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Shakespeare: His Life, Art, And Characters, Volume I. With An Historical Sketch Of The Origin And Growth Of The Drama In England   By: (1814-1886)

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First Page:

SHAKESPEARE:

HIS

LIFE, ART, AND CHARACTERS.

WITH

AN HISTORICAL SKETCH OF THE ORIGIN AND GROWTH OF THE DRAMA IN ENGLAND.

FOURTH EDITION, REVISED .

BY

THE REV. H.N. HUDSON, LL.D.

VOLUME I.

GINN AND COMPANY

Entered according to Act of Congress, in the year 1872, by

HENRY N. HUDSON,

In the Office of the Librarian of Congress, at Washington.

TO

MR. JOSEPH BURNETT, OF SOUTHBOROUGH, MASS.

Sir:

The Memories of a Friendship running, I believe, without interruption through a period of more than five and twenty years, prompt the inscribing of these volumes to you.

H.N. HUDSON.

BOSTON, January 1, 1872.

CONTENTS.

LIFE OF SHAKESPEARE

ORIGIN AND GROWTH OF THE DRAMA IN ENGLAND MIRACLE PLAYS MORAL PLAYS COMEDY AND TRAGEDY

SHAKESPEARE'S CONTEMPORARIES

SHAKESPEARE'S ART NATURE AND USE OF ART PRINCIPLES OF ART DRAMATIC COMPOSITION CHARACTERIZATION HUMOUR STYLE MORAL SPIRIT

SHAKESPEARE'S CHARACTERS A MIDSUMMER NIGHT'S DREAM THE MERCHANT OF VENICE THE MERRY WIVES OF WINDSOR MUCH ADO ABOUT NOTHING AS YOU LIKE IT TWELFTH NIGHT ALL'S WELL THAT ENDS WELL MEASURE FOR MEASURE THE TEMPEST THE WINTER'S TALE

[Illustration: Etched by Leopold Fluming after the Chandos painting.]

LIFE OF SHAKESPEARE.

Shakespeare,[1] by general suffrage, is the greatest name in literature. There can be no extravagance in saying, that to all who speak the English language his genius has made the world better worth living in, and life a nobler and diviner thing. And even among those who do not "speak the tongue that Shakespeare spake," large numbers are studying the English language mainly for the purpose of being at home with him. How he came to be what he was, and to do what he did, are questions that can never cease to be interesting, wherever his works are known, and men's powers of thought in any fair measure developed. But Providence has left a veil, or rather a cloud, about his history, so that these questions are not likely to be satisfactorily answered.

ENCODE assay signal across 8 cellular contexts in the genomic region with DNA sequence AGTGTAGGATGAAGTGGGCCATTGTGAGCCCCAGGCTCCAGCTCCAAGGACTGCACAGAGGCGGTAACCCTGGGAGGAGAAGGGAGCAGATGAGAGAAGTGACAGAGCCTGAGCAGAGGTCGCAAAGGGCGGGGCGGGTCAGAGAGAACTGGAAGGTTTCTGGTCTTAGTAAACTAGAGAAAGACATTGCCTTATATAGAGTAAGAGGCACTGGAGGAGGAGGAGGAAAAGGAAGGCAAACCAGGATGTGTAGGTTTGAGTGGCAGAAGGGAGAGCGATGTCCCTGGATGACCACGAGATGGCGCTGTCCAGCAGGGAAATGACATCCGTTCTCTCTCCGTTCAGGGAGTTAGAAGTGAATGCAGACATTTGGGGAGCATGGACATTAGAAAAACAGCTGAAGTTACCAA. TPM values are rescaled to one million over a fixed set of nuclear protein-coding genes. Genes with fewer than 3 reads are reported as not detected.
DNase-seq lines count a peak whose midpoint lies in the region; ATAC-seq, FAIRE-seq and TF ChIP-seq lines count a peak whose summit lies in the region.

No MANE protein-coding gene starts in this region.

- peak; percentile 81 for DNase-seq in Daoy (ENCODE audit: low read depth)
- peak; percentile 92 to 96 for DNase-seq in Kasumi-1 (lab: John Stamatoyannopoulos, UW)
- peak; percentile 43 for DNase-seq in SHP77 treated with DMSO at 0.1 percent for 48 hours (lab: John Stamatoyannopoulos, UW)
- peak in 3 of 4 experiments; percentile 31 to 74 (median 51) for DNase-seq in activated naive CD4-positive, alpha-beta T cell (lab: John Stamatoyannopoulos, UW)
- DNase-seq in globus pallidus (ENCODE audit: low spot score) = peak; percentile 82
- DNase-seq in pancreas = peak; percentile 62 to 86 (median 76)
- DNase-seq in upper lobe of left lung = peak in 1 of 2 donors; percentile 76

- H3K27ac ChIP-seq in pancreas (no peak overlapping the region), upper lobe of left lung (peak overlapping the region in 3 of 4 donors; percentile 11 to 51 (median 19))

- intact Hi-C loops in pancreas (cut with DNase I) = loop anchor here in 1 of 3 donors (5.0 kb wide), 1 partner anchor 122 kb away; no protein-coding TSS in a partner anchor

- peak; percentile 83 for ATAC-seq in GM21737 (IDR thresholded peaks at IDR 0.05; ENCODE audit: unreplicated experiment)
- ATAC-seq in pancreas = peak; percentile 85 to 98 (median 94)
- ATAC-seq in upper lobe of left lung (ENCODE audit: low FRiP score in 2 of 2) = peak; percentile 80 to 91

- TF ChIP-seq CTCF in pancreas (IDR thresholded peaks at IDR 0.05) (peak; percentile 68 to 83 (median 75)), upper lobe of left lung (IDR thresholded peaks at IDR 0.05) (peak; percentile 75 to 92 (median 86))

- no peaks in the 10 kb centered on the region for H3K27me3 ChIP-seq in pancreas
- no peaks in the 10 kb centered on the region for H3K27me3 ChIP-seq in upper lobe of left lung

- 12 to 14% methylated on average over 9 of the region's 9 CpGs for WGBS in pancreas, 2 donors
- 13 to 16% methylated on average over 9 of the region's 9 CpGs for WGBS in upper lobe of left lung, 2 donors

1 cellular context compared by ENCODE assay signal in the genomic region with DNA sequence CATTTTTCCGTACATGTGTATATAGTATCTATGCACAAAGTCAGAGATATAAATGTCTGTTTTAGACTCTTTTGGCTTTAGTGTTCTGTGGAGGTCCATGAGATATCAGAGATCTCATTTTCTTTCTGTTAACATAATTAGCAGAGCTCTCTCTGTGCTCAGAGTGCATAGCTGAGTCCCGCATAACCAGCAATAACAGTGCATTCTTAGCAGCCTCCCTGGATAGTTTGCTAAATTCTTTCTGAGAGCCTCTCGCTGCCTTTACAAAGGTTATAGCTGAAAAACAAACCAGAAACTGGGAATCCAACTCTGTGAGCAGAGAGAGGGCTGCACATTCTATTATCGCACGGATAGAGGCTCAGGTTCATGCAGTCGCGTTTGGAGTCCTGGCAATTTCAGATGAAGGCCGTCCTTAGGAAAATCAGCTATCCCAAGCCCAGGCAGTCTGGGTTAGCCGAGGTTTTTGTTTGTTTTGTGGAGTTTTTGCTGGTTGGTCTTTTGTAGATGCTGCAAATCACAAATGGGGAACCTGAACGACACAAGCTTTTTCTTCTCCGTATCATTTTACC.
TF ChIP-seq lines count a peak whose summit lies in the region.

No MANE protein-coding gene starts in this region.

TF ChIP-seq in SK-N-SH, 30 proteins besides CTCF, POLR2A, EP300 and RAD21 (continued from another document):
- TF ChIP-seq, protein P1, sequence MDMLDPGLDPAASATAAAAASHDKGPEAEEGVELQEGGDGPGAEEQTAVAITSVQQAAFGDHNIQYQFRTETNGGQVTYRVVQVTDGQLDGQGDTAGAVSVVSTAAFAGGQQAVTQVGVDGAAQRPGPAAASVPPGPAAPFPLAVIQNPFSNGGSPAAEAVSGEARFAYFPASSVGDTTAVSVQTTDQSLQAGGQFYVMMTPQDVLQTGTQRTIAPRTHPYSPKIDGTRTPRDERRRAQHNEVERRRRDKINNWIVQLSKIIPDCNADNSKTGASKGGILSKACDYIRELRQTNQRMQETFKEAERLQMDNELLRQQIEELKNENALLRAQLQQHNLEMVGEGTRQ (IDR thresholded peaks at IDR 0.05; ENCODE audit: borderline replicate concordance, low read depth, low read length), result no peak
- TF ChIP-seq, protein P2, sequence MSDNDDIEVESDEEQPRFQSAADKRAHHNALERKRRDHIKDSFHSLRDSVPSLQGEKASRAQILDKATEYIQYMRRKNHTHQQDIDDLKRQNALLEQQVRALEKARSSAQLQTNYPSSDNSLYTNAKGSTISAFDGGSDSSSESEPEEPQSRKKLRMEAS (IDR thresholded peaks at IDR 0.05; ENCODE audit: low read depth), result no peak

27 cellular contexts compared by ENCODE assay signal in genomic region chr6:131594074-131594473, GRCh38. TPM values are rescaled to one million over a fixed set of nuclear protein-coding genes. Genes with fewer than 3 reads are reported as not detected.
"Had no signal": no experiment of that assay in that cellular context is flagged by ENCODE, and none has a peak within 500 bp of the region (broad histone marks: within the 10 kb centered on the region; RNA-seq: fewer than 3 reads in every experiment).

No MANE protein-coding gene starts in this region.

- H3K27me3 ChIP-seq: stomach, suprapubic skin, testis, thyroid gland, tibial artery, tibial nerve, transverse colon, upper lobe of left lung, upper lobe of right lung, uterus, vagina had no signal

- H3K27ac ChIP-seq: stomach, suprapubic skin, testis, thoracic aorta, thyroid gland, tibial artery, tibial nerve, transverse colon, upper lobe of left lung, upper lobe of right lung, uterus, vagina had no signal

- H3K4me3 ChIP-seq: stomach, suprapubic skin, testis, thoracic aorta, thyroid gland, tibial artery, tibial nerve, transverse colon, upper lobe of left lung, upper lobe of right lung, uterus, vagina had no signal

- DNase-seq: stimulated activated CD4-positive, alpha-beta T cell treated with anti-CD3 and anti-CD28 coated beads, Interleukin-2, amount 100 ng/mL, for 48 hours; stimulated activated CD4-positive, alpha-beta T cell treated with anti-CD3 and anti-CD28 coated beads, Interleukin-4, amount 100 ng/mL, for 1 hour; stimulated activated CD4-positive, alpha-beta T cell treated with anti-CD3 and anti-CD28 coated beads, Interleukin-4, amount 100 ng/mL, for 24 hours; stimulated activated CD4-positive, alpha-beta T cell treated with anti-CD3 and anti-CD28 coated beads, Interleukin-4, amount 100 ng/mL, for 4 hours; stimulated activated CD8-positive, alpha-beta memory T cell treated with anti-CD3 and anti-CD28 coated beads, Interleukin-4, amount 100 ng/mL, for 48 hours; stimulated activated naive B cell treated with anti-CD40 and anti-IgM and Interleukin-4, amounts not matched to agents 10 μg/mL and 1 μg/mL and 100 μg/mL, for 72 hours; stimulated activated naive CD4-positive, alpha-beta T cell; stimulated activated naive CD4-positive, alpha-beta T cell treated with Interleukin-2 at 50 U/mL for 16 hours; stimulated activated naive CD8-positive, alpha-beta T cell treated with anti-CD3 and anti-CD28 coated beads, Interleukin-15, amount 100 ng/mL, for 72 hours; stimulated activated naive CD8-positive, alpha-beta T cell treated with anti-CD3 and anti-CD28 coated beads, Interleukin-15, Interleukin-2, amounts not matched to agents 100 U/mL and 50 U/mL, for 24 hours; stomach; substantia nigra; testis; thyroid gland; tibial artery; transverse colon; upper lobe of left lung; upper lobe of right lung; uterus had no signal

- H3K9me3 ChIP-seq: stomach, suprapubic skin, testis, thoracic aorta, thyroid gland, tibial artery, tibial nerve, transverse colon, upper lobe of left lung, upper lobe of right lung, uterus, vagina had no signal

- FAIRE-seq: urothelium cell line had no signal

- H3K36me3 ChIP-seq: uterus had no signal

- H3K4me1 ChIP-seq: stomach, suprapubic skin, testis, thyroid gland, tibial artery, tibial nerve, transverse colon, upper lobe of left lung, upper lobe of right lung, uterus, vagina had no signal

[1] Much discussion has been had in our time as to the right way of spelling the Poet's name. The few autographs of his that are extant do not enable us to decide positively how he wrote his name; or rather they show that he had no one constant way of writing it. But the Venus and Adonis and the Lucrece were unquestionably published by his authority, and in the dedications of both these poems the name is printed "Shakespeare." The same holds in all the quarto issues of his plays where the author's name is given, with the one exception of Love's Labour's Lost , which has it "Shakespere"; as it also holds in the folio. And in very many of these cases the name is printed with a hyphen, "Shake speare," as if on purpose that there might be no mistake about it. All which, surely, is or ought to be decisive as to how the Poet willed his name to be spelt in print. Inconstancy in the spelling of names was very common in his time.

The first formal attempt at an account of Shakespeare's life was made by Nicholas Rowe, and the result thereof published in 1709, ninety three years after the Poet's death. Rowe's account was avowedly made up, for the most part, from traditionary materials collected by Betterton the actor, who made a visit to Stratford expressly for that purpose. Betterton was born in 1635, nineteen years after the death of Shakespeare; became an actor before 1660, retired from the stage about 1700, and died in 1710. At what time he visited Stratford is not known. It is to be regretted that Rowe did not give Betterton's authorities for the particulars gathered by him. It is certain, however, that very good sources of information were accessible in his time: Judith Quiney, the Poet's second daughter, lived till 1662; Lady Barnard, his granddaughter, till 1670; and Sir William Davenant, who in his youth had known Shakespeare, was manager of the theatre in which Betterton acted... Continue reading book >>




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